Skip to main content

Our roundup of Canadian small-caps of between $100-million and $2.5-billion in market capitalization making news and on the move today.

Aimia Inc. (AIM-T) announced that it has added two new independent directors, Dieter Jentsch and Frederick Mifflin, to its board effective immediately.

"These highly qualified individuals expand the board's depth, experience and collective skill-set and further strengthen and align its leadership and oversight capabilities around the company's strategic direction as a loyalty and travel-focused consolidator," the company stated.

Story continues below advertisement

"Both Messrs. Jentsch and Mifflin bring extensive track records leading and growing profitable businesses in senior leadership roles at leading North American investment banks."

Last week, a group of Aimia shareholders called for a redo of last month’s annual general meeting, which they say was “plagued with irregularities” and “outrageous conduct.”

The group, dubbed Aimia Shareholders for Accountability, said the chairman refused to conduct votes or take questions and allowed security guards to intimidate shareholders who attempted to speak, with one being “forcibly” removed.

-with files from The Canadian Press

**

National Access Cannabis Corp. (META-X) says its subsidiary Meta West Coast Ltd. has an agreement to acquire 19.9 per cent of Sicamous Trading Company Inc. (STC), a B.C.-based cannabis retailer. STC currently has one retail cannabis store licence application in process with the British Columbia Liquor and Cannabis Regulation Branch and plans to add more locations over the next 12 months, the company stated.

"NAC has entered into a management agreement with STC whereby NAC will provide certain store development and operational services to support STC in its retail store development in exchange for management fees calculated as a set percentage of STC's store-level EBITDA for its first store and every successive store opened," the company stated.

Story continues below advertisement

As part of the agreement, NAC will acquire 199,000 Class A common shares in the capital of STC in exchange for $200,000, payable by the issuance of common shares of NAC at a price of 53 cents each.

**

Ur-Energy Inc. (URE-T) issued a statement saying U.S. President Donald Trump "takes no action at this time" to adjust uranium imports. The company said it "has learned" that President Trump issued a memorandum Friday in response to the uranium Section 232 investigation completed by the Department of Commerce.

The company said the President established the United States Nuclear Fuel Working Group "specifically to develop recommendations for reviving and expanding domestic uranium production."

**

People Corp. (PEO-X) reported revenue of $42-million in the third quarter ended May 31, which was in line with expectations and up from $33.3-million a year ago. The company reported a net loss of $644,000 or a penny per share versus a profit of $1.5-million or 3 cents a year earlier. Adjusted earnings came in at 4 cents, which was in line with expectations and down from 5 cents a year earlier.

Story continues below advertisement

**

SOL Global Investments Corp. (SOL-C) announced a $15-million investment in private hemp and cannabidiol operating company Heavenly Rx Ltd. It bought 37.7 million common shares at a price of 40 cents each. “The subscription is part of a larger private offering by Heavenly Rx of Heavenly shares,” the company stated. SOL Global said that it now holds 42 per cent of Heavenly’s stock.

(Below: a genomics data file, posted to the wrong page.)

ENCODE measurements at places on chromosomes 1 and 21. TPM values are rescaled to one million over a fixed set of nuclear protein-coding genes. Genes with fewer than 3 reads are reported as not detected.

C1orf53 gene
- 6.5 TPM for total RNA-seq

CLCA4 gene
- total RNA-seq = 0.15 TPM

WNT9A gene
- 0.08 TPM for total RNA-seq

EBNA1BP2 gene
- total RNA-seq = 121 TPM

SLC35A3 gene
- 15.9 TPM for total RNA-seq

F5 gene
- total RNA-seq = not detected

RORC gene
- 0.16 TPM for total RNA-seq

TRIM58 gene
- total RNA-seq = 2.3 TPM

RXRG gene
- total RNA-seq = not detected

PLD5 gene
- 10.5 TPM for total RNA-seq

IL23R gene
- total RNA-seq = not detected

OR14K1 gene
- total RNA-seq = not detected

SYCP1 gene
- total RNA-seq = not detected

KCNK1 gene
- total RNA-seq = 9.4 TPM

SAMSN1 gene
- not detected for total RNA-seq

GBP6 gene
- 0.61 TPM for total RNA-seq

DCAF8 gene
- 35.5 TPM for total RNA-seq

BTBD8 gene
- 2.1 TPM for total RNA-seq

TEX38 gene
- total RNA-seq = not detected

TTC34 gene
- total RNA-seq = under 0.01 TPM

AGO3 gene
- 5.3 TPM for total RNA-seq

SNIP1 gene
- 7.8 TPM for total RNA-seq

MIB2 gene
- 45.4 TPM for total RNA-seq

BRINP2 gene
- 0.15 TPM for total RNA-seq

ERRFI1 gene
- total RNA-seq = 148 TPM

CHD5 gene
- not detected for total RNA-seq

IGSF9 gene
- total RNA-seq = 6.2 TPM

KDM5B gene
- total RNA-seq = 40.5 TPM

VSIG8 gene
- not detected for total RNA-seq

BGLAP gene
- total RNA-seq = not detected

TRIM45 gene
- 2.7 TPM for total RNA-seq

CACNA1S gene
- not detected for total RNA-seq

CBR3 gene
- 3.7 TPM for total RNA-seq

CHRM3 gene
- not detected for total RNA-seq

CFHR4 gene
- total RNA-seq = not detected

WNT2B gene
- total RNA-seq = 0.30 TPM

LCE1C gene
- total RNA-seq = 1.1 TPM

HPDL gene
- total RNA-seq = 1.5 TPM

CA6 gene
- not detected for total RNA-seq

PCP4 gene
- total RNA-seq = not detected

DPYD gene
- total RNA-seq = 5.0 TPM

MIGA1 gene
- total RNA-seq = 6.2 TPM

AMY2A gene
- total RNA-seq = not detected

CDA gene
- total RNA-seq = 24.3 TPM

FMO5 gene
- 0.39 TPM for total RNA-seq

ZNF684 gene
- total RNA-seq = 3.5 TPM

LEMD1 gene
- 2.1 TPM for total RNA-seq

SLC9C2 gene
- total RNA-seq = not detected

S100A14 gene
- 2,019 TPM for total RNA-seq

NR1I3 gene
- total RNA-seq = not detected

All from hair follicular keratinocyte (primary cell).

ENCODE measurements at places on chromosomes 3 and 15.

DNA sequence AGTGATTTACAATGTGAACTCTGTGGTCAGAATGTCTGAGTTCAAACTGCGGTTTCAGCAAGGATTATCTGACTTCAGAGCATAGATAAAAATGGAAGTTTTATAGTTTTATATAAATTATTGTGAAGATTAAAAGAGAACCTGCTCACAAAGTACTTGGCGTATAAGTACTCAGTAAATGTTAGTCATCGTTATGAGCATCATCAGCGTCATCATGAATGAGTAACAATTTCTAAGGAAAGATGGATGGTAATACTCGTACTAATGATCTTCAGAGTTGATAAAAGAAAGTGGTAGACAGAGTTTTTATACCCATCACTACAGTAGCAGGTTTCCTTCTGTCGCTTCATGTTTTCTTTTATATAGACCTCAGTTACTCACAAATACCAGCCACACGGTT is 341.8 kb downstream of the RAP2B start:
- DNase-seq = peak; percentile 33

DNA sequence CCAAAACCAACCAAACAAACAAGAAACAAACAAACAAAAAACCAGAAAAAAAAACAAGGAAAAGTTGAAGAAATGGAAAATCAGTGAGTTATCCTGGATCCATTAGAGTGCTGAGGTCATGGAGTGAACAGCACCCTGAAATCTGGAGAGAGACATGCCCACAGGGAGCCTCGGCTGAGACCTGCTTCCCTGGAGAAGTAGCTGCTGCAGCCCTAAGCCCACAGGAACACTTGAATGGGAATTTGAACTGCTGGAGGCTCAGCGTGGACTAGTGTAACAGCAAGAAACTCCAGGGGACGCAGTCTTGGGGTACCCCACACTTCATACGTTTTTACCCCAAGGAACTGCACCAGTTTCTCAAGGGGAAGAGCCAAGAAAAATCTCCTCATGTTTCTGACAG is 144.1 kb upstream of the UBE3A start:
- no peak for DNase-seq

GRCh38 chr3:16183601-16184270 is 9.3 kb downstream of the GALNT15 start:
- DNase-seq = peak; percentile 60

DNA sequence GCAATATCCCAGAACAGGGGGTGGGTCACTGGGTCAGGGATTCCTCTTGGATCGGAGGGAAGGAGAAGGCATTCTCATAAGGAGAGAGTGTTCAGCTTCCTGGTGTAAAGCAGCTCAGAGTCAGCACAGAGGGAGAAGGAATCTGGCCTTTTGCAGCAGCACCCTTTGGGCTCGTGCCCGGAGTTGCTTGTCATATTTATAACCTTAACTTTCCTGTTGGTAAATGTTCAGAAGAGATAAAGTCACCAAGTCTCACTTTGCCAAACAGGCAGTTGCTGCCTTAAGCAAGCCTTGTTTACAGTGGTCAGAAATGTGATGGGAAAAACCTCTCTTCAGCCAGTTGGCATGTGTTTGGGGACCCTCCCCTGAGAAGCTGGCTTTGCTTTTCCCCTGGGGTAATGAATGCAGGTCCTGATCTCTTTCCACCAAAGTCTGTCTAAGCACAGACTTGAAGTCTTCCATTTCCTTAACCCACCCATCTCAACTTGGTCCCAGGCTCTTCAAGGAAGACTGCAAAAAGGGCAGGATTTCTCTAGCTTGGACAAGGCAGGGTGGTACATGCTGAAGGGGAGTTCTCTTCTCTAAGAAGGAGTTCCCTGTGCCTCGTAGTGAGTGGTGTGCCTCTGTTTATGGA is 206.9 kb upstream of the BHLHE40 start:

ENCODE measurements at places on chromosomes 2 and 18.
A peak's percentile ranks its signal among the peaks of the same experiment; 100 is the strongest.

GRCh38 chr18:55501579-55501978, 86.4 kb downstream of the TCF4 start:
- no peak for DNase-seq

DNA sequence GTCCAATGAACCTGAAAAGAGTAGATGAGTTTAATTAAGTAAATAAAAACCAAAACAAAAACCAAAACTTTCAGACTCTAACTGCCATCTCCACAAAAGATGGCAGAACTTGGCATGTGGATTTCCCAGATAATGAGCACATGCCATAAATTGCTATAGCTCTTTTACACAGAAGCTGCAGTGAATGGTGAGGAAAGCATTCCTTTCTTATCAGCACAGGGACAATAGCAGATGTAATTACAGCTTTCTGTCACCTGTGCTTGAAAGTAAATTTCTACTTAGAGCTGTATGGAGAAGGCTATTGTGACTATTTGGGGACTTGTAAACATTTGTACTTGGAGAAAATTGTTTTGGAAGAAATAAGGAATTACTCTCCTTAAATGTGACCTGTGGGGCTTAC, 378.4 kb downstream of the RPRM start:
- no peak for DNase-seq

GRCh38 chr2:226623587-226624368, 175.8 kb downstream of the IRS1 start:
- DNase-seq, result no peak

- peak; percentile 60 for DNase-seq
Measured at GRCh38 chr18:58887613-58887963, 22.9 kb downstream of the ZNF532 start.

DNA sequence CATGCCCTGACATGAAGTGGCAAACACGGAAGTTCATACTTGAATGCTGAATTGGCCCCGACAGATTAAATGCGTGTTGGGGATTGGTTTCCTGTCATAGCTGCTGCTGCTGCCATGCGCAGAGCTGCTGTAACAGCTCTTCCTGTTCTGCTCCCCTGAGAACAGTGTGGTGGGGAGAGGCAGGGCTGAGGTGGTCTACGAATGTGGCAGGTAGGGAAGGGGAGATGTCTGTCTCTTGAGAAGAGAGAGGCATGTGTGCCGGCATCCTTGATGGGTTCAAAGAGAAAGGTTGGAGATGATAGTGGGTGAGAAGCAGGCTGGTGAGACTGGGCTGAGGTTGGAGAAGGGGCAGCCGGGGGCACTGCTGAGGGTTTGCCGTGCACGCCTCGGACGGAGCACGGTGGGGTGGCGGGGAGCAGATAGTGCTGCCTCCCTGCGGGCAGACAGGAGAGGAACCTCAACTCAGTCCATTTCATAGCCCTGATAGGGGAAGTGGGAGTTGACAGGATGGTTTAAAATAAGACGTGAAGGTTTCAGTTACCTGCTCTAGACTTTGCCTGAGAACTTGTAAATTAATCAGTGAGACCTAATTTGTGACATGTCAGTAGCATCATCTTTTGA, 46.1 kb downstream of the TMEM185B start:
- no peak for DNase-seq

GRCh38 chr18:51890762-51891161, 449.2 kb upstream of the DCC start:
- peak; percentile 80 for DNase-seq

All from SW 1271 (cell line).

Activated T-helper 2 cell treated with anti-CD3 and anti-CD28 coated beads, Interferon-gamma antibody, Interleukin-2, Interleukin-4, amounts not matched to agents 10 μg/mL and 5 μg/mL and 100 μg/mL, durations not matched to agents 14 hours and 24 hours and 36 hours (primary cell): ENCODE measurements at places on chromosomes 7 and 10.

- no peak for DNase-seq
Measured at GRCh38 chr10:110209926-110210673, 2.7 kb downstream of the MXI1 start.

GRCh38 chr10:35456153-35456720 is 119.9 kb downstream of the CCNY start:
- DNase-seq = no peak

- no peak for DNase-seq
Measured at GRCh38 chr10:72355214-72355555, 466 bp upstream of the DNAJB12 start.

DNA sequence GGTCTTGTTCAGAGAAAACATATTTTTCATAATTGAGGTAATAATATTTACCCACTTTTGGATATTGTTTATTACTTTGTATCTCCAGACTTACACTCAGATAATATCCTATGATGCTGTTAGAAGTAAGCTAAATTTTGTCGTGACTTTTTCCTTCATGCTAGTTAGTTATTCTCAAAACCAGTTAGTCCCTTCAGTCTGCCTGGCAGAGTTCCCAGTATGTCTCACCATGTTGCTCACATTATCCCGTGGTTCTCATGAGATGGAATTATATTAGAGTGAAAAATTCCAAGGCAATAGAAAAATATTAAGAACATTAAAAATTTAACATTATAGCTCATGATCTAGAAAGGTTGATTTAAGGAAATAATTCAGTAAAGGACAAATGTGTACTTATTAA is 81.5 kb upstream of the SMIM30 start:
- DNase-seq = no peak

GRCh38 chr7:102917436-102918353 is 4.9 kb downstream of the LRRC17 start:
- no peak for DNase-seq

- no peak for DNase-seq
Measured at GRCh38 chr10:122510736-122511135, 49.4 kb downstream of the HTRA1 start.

**

Organigram Holdings Inc. (OGI-Q; OGI-X) the parent company of cannabis producer Organigram Inc., reported third-quarter revenue of $24.8-million up from $3.4-million a year ago. Its net loss from continuing operations of $10.2-million or 7 cents per share compared to income of $2.8-milion or 3 cents a year earlier.

Related topics

Report an error Editorial code of conduct
Tickers mentioned in this story
Unchecking box will stop auto data updates
Due to technical reasons, we have temporarily removed commenting from our articles. We hope to have this fixed soon. Thank you for your patience. If you are looking to give feedback on our new site, please send it along to feedback@globeandmail.com. If you want to write a letter to the editor, please forward to letters@globeandmail.com.

Welcome to The Globe and Mail’s comment community. This is a space where subscribers can engage with each other and Globe staff. Non-subscribers can read and sort comments but will not be able to engage with them in any way. Click here to subscribe.

If you would like to write a letter to the editor, please forward it to letters@globeandmail.com. Readers can also interact with The Globe on Facebook and Twitter .

Welcome to The Globe and Mail’s comment community. This is a space where subscribers can engage with each other and Globe staff. Non-subscribers can read and sort comments but will not be able to engage with them in any way. Click here to subscribe.

If you would like to write a letter to the editor, please forward it to letters@globeandmail.com. Readers can also interact with The Globe on Facebook and Twitter .

Welcome to The Globe and Mail’s comment community. This is a space where subscribers can engage with each other and Globe staff.

We aim to create a safe and valuable space for discussion and debate. That means:

  • Treat others as you wish to be treated
  • Criticize ideas, not people
  • Stay on topic
  • Avoid the use of toxic and offensive language
  • Flag bad behaviour

Comments that violate our community guidelines will be removed.

Read our community guidelines here

Discussion loading ...

Cannabis pro newsletter
To view this site properly, enable cookies in your browser. Read our privacy policy to learn more.
How to enable cookies